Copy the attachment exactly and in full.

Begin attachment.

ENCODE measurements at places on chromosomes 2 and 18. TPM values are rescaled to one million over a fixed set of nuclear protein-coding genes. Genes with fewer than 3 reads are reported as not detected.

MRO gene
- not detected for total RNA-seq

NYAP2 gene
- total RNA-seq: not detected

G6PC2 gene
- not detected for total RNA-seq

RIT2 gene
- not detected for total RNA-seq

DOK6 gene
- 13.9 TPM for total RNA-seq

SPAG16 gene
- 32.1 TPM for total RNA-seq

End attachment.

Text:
ENCODE measurements at places on chromosomes 2 and 18. TPM values are rescaled to one million over a fixed set of nuclear protein-coding genes. Genes with fewer than 3 reads are reported as not detected.

MRO gene
- not detected for total RNA-seq

NYAP2 gene
- total RNA-seq: not detected

G6PC2 gene
- not detected for total RNA-seq

RIT2 gene
- not detected for total RNA-seq

DOK6 gene
- 13.9 TPM for total RNA-seq

SPAG16 gene
- 32.1 TPM for total RNA-seq